Electrum 1/3 stater,
2nd quarter of the
7th century B.C.
of money has been the prerogative of the State in the West almost
from the moment it was invented in Asia Minor. Control of the production
of money is a profitable enterprise, and because of its importance
to the economy and military power of the State ( as represented
by the person and will of an individual, or as the collective will
of the people), it has remained in the control (at least theoretically)
of the State ever since.
“Money talks,” as the saying goes—but what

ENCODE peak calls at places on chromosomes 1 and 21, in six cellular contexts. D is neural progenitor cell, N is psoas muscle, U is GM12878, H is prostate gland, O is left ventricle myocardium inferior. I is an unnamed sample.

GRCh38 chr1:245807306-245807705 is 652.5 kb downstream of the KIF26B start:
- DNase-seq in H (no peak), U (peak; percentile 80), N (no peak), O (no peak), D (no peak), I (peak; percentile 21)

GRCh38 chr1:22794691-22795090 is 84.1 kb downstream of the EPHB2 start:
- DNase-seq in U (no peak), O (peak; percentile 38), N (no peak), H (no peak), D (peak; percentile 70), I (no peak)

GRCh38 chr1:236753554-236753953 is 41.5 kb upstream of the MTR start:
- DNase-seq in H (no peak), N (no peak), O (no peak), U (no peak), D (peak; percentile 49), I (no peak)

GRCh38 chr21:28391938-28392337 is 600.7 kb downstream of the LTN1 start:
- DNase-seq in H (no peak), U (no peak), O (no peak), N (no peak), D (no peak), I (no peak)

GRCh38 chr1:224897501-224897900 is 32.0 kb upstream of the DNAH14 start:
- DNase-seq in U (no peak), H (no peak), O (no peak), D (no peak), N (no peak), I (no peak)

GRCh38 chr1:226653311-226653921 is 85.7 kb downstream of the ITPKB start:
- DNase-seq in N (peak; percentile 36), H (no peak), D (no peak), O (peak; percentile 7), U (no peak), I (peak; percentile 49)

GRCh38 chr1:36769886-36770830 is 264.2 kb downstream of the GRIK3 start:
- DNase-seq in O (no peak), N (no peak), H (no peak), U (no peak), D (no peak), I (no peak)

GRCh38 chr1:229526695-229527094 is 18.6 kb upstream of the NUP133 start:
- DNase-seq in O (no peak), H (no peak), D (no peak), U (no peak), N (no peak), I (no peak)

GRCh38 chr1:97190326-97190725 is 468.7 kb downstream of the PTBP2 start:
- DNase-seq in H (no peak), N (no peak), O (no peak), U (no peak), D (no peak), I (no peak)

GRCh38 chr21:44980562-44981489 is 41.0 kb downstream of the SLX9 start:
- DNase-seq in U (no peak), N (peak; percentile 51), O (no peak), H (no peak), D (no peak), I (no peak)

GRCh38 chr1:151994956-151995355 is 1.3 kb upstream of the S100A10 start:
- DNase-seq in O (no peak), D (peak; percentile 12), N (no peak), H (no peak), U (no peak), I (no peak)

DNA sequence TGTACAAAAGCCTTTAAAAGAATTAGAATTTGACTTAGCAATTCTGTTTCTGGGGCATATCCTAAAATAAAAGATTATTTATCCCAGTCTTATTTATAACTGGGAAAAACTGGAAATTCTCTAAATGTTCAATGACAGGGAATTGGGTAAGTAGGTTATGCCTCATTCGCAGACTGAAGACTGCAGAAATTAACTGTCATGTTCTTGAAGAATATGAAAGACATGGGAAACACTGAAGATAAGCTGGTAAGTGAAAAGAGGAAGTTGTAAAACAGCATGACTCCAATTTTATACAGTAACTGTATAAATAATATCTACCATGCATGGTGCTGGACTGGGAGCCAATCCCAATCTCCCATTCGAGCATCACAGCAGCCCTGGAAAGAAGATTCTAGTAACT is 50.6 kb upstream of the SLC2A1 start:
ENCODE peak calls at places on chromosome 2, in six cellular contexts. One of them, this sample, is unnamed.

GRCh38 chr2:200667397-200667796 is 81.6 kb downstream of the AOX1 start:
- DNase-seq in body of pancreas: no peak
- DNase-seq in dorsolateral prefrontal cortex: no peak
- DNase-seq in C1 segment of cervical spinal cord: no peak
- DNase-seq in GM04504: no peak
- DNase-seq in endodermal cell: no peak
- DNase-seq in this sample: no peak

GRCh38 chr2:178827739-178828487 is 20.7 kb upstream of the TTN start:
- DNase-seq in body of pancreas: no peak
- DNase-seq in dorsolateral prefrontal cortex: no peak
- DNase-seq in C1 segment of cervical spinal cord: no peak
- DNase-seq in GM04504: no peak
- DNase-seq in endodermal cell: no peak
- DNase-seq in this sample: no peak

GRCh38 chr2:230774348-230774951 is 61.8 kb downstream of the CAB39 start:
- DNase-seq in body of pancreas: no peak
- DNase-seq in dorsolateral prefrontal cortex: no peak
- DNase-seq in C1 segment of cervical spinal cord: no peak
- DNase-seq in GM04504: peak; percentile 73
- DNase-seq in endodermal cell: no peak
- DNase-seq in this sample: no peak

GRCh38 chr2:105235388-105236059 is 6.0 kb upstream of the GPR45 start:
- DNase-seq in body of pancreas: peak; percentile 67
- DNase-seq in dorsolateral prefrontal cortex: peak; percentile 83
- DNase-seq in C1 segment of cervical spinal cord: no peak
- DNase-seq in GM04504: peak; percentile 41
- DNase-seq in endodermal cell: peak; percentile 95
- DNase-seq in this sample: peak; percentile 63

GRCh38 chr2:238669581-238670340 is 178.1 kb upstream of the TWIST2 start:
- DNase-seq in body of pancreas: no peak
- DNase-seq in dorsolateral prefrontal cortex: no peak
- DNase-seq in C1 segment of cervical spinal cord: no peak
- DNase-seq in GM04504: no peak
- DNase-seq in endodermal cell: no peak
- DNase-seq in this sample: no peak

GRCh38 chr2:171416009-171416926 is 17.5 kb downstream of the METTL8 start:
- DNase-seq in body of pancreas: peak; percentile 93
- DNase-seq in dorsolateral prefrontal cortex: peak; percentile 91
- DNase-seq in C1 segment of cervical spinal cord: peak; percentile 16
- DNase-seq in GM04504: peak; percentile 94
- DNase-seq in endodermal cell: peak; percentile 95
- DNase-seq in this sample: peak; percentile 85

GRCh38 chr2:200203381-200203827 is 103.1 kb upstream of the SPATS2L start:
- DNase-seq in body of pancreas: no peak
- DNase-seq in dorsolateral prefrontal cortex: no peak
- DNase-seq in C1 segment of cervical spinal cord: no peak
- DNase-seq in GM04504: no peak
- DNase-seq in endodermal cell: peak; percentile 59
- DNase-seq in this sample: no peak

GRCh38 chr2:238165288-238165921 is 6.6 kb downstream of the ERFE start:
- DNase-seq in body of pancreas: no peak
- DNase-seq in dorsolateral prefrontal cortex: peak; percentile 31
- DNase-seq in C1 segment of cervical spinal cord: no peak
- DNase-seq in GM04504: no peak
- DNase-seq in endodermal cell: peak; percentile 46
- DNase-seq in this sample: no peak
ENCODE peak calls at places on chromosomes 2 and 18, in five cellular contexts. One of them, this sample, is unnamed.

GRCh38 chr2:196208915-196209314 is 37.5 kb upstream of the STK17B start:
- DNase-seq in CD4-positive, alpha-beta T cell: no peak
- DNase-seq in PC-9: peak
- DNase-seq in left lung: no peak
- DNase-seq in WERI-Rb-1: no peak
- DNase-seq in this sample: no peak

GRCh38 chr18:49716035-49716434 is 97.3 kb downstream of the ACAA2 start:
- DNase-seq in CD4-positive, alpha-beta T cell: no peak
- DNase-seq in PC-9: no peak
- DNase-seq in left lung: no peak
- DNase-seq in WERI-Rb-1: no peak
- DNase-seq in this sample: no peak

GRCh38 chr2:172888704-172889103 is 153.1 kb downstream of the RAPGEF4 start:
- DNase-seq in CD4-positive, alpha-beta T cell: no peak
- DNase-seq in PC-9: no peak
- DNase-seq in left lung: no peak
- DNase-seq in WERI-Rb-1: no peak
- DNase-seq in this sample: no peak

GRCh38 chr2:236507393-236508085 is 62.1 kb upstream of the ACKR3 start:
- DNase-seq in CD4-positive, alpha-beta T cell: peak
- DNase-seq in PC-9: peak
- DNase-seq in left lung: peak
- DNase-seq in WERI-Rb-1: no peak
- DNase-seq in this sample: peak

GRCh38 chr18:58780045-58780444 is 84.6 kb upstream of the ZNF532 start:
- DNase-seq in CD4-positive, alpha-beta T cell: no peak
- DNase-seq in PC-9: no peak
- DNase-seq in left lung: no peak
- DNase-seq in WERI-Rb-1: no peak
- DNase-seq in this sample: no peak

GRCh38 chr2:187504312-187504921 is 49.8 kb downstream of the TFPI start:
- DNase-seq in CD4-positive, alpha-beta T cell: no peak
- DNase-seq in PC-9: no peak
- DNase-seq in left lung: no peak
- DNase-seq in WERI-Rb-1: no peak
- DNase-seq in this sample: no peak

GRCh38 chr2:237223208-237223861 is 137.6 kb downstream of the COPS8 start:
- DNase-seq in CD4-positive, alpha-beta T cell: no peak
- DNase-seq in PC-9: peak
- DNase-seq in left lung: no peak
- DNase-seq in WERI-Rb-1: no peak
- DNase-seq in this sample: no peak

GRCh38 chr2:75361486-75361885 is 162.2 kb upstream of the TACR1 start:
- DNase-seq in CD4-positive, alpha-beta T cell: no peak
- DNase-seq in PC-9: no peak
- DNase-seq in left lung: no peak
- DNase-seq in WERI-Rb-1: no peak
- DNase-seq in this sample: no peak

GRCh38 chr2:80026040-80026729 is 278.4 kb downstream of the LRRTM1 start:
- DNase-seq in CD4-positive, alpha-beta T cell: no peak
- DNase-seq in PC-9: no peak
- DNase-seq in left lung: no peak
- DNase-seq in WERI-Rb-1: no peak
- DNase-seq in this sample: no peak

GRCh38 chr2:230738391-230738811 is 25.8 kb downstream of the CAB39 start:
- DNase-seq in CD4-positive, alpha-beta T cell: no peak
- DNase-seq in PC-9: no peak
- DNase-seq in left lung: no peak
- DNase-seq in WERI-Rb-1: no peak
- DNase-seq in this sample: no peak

does it say? There is more to the story of money than simple
profit. The designs, texts, and symbols on coins contain messages
designed to be understood by the people using them. These messages
represent the earliest form of mass produced communication in
history. The fact that the same message could be transmitted
from the ruling authority to the people without mediation is a
critical milestone in history. This exhibit will highlight the
development of the ‘language’ of symbols, images, and text used
on coins produced in the western coinage tradition, which became
the universal model for coinage over the course of the 20th century.